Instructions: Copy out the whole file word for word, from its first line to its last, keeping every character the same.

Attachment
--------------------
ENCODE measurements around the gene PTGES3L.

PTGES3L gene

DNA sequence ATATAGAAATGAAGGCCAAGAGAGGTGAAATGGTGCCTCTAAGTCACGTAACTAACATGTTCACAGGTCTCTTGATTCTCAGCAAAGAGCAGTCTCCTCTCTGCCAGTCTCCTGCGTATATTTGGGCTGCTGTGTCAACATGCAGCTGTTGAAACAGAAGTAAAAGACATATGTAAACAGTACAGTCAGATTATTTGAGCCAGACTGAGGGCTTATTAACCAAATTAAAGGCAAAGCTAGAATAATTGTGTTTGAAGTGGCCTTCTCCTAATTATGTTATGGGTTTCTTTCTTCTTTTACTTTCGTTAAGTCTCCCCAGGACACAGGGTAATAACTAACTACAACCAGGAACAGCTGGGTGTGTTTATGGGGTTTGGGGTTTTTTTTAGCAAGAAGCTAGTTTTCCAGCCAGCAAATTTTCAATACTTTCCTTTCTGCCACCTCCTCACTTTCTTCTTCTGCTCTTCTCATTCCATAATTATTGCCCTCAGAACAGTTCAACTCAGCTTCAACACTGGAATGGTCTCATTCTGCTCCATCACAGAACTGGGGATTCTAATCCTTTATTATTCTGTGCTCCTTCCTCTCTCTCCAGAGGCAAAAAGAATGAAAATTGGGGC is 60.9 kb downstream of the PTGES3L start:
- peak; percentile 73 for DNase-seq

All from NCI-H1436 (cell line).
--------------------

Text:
ENCODE measurements around the gene PTGES3L.

PTGES3L gene

DNA sequence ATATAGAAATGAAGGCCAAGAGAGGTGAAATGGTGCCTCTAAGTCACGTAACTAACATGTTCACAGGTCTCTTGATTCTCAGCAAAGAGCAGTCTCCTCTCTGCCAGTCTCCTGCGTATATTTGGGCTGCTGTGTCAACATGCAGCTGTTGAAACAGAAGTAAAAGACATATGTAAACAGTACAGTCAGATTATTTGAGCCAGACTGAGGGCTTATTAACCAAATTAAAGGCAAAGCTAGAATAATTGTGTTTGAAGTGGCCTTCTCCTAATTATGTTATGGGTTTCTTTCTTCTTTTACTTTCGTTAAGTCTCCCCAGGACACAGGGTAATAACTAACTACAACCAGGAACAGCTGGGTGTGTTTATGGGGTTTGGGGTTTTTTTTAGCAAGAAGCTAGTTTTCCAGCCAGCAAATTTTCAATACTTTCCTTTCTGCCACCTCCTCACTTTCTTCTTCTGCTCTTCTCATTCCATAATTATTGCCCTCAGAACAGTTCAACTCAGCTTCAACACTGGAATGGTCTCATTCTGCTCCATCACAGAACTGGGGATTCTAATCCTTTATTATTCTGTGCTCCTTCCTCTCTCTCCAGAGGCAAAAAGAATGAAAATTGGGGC is 60.9 kb downstream of the PTGES3L start:
- peak; percentile 73 for DNase-seq

All from NCI-H1436 (cell line).